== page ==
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The Hondoras Missile Crisis was a confrontation between the United States, the Greater German Reich, Hondoras, and the Empire of Japan during the Cold War. In Germany, it is termed the "Yucatan Crisis," while in Hondoras it is called the "September Crisis." The crisis ranks as one of the major confrontations of the Cold War, and is regarded as the moment in which the Cold War came closest to a nuclear war.
Discovery of the Missile Sites
The crisis began on September 7th 1970 when United States reconnaissance photographs taken by an American U-4 spy plane revealed missile bases being built in Hondoras. The German missiles launched from that site could hit every member of the ATO Alliance.
Drafting the response
Rumsfield saw the photographs on September 14; he assembled the Executive Committee of the National Security Council (ExComm), twelve key officials, at 9.00 a.m. The U.S. had no plan for dealing with such a threat, because U.S. intelligence was convinced the Germans would not install nuclear missiles in Honduras. The EXCOM quickly discussed three courses of military action: 1. an air attack on the missiles 2. a full military invasion 3. the naval blockade of Honduras, which was redefined as a more restrictive quarantine. Unanimously, the Joint Chiefs of Staff agreed that a full-scale attack and invasion was the only solution. They agreed that the Germans would not act to stop the U.S. from conquering Honduras; Rumsfield was skeptical, saying:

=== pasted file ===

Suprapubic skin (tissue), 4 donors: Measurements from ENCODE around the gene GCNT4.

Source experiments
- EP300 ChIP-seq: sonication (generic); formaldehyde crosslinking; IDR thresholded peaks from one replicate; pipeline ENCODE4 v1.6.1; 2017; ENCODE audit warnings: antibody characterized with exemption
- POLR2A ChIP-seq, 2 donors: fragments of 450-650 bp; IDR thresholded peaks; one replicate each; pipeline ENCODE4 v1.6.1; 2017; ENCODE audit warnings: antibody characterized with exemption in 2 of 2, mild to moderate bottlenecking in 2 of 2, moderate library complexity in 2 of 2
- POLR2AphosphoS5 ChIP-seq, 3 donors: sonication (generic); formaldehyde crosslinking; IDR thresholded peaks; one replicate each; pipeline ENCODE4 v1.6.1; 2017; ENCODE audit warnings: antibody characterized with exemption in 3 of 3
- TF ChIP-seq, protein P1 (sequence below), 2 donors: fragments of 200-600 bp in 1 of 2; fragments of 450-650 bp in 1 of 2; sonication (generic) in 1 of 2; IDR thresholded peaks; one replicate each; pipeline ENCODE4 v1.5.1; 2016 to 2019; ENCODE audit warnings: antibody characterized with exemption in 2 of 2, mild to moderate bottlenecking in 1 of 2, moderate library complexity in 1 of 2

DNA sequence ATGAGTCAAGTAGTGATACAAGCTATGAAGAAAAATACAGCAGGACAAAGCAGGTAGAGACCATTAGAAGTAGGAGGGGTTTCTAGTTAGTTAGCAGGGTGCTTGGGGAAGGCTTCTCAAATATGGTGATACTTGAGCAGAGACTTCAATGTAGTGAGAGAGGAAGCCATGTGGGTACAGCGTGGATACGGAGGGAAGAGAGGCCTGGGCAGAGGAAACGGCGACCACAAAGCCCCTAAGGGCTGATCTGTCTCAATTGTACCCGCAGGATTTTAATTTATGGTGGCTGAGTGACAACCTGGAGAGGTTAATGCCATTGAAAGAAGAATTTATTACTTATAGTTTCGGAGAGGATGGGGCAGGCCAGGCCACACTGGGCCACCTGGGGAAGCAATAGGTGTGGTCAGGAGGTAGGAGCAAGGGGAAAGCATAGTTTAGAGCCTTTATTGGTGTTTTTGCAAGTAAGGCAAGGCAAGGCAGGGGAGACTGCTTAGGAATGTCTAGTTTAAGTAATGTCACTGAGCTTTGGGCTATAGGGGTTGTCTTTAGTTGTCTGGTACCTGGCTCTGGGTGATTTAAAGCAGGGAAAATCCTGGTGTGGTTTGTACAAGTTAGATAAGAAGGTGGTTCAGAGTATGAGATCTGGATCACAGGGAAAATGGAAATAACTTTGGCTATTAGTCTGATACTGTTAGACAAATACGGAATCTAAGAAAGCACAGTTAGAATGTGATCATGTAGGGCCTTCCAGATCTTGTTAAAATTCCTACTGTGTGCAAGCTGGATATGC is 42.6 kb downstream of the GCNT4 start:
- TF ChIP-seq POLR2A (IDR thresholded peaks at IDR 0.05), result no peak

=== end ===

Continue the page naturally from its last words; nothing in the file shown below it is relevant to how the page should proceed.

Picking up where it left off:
"They, no more than we, can let these things go by without doing something. They can't, after all their statements, permit us to take out their missiles, kill a lot of Hondurans, and then do nothing. If they don't take action in Honduras, they certainly will elsewhere."
He went on to say:
"This is not as if we are going up against the Japanese, or even the Russians, had they survived the German armies. they would have some sanity, and know when to back down. the Germans would rather see the whole world go up in smoke, and we must take this into consideration."
Countdown on the Nuclear clock
On the morning of September 19th, a Lockheed U-4 had departed the U-4 forward operating location at McCoy AFB, Florida. At approximately 11:07pm Eastern Standard Time, the aircraft was shot down by an Rheinboote II SAM emplacement in Honduras, increasing the stress in negotiations between the Greater German Reich and the U.S. It was later learned that the decision to fire was made locally by an undetermined Honduran commander on his own authority. Later that day, at about 3:31 p.m., several U.S. Navy RF-11C reconnaissance aircraft on low-level photoreconnaissance missions were fired upon, and one was hit by a 37 mm shell but managed to return to base.
German Long range bonber formations were alerted and patrols almost tripled over the Atlantic. Several times American and German escort fighters buzzed each other, but fortunately no accidents took place.
The situation was so serious even Der Sturmer warned that: "If a war were to break out, the consequences would be catastrophic, not just for America, but for the Reich and the whole world. The master race we may be, but we certainly will not commit suicide to prove it."